Cameron is the latest liar in a long line of them.
    This undelivered speech is just more weasel words from Cameron which do not contain a single good reason why Britain should remain within this corrupt, undemocratic monstrosity.
    UKIP – for all their flaws – are the only party which tells the truth about Europe.
    And note to Obama: the US does not rule Britain so keep your nose out of our affairs.

    • 2trueblue

      Farage was very quiet last night on Question Time which frankly was an opportunity wasted to show us where he could take us. I thought he looked very uncomfortable which is worrying. He did not elucidate on items where he could have gained some credibility, not impressed.

      • Daniel Maris

        I thought he performed very well. Robust and very focussed. The problem for UKIP is whether they have any other people to connect with the British people.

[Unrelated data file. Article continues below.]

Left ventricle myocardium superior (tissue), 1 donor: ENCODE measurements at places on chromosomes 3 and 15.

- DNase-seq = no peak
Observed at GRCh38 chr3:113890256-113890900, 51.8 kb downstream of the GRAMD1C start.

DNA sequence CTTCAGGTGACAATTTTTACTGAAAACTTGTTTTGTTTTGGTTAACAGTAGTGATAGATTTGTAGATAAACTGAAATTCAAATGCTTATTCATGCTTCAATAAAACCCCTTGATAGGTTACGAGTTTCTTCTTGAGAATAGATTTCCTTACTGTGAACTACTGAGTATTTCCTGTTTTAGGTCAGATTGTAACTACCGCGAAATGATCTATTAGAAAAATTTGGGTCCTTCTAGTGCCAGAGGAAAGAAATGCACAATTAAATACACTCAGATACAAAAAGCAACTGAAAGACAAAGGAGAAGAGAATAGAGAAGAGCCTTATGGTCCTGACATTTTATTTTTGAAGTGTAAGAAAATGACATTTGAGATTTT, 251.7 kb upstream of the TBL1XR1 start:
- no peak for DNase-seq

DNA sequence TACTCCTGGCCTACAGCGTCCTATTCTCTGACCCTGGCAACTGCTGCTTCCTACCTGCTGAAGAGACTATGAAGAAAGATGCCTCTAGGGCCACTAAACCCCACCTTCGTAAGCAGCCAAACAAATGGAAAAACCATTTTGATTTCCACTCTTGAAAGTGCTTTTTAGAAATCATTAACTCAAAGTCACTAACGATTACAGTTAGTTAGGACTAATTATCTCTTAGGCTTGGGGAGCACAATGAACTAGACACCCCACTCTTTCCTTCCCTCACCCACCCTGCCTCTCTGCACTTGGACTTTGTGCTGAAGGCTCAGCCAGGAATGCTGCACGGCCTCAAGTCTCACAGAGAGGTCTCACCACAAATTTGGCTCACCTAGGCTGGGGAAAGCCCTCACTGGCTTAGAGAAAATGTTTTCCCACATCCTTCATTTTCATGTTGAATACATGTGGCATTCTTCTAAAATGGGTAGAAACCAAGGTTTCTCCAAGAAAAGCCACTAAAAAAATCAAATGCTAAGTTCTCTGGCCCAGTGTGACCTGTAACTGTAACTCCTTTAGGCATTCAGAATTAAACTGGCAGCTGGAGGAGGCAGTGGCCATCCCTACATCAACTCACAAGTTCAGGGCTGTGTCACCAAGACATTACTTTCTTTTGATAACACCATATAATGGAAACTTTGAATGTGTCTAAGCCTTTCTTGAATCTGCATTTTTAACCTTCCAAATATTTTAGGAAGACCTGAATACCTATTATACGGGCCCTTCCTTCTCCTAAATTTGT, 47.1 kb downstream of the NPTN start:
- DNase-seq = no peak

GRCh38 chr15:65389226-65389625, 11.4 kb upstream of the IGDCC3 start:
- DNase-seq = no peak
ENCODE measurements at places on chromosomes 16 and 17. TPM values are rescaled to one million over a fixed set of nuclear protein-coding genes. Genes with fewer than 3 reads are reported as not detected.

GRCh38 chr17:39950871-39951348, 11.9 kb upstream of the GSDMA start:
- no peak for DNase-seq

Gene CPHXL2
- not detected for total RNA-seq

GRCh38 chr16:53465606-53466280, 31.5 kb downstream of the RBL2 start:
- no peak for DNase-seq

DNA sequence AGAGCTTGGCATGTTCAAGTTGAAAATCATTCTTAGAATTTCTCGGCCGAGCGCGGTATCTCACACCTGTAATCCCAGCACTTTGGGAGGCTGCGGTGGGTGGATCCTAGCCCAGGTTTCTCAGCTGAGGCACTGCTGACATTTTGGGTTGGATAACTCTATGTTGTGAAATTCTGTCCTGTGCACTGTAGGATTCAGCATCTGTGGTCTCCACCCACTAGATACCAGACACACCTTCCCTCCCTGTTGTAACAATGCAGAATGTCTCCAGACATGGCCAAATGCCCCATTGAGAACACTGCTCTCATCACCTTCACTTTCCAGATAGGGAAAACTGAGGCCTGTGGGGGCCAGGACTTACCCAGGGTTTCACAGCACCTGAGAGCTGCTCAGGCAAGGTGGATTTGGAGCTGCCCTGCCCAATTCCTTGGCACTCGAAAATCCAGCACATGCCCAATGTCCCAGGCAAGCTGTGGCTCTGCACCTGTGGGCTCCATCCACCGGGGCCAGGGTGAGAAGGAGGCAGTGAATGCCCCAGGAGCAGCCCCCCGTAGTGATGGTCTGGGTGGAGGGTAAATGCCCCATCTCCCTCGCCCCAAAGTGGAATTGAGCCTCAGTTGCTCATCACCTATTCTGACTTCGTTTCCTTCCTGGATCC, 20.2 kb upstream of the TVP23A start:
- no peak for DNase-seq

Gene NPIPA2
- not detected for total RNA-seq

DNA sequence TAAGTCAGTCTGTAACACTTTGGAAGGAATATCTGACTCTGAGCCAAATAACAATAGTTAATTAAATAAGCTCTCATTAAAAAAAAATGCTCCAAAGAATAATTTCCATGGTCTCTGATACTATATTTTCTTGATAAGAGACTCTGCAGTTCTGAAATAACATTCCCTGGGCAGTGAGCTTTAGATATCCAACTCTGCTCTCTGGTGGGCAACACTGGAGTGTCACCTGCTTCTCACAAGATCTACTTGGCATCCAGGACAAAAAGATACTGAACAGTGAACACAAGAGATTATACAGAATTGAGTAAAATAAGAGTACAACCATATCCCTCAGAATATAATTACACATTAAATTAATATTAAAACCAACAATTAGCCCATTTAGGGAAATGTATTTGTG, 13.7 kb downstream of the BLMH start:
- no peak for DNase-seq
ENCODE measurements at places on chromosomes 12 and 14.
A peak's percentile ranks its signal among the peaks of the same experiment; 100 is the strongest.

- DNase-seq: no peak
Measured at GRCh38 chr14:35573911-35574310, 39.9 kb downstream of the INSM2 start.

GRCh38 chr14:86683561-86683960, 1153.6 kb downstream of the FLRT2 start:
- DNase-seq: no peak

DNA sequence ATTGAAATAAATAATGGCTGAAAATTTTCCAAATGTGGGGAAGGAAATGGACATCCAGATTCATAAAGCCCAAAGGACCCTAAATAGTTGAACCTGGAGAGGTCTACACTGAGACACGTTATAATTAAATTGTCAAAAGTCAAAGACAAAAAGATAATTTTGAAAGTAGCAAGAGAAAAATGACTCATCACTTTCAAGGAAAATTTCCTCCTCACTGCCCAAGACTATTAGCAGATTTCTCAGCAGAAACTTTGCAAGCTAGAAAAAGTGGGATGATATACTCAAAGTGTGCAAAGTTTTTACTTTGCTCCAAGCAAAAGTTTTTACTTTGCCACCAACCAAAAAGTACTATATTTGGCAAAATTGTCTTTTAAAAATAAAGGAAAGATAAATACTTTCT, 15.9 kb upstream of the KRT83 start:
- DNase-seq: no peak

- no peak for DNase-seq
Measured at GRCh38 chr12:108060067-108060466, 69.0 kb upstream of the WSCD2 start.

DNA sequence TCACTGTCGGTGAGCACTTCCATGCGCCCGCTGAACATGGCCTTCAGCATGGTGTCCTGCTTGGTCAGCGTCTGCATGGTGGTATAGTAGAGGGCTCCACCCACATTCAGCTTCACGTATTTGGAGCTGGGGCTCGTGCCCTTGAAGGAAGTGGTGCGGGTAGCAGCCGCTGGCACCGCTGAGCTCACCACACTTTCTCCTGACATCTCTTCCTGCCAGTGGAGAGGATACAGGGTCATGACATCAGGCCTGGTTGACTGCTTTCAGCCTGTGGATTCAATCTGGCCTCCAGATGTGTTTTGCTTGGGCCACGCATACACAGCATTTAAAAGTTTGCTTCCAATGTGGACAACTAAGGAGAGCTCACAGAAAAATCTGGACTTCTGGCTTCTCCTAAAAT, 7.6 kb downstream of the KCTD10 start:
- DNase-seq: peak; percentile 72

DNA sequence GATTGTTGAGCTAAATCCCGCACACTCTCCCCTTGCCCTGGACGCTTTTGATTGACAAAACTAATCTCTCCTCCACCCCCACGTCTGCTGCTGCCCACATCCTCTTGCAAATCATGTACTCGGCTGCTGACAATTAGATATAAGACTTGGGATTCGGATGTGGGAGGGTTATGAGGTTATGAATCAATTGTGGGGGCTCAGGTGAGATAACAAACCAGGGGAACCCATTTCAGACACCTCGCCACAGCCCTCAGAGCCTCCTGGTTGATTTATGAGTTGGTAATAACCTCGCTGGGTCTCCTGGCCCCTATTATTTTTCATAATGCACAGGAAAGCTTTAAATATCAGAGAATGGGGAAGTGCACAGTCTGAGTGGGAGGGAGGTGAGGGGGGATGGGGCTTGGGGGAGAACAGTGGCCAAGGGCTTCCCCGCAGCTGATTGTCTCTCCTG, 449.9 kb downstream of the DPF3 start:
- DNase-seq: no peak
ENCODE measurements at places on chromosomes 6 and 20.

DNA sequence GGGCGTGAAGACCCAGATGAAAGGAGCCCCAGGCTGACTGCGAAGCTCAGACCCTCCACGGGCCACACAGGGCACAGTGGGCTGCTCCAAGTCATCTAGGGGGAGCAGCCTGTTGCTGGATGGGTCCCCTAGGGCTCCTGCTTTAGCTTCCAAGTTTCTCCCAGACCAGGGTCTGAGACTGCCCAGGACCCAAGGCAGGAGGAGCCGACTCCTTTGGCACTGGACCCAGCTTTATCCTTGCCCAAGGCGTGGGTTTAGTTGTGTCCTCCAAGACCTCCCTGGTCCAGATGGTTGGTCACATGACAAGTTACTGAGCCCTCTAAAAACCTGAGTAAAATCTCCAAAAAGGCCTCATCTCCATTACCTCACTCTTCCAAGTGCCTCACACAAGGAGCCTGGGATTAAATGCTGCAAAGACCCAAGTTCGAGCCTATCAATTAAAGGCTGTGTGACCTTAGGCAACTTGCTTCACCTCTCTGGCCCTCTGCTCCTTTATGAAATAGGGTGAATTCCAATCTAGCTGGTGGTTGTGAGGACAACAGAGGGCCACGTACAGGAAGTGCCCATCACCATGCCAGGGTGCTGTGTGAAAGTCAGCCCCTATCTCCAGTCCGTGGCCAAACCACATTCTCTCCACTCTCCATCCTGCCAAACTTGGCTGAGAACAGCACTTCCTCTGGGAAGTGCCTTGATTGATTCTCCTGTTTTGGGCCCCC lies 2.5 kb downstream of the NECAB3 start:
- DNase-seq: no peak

• 2trueblue

          What was he focused on? He actually contributed very little.

          • Daniel Maris

            We must have been watching different programmes. It was basically him against the rest wasn’t it? That Mary Beard was dafter than I expected her to be. How arrogant she was in dismissing the concerns of Bostonians.

            • 2trueblue

              On Farage I think he could have done better, I was disappointed. He had an open goal goal when the ‘new Europe’ man (business for new Europe, or whatever said they would not take our cars he offered no challenge. They export huge amounts of cars to us and it would be suicidal for them to refuse ours… much smaller number.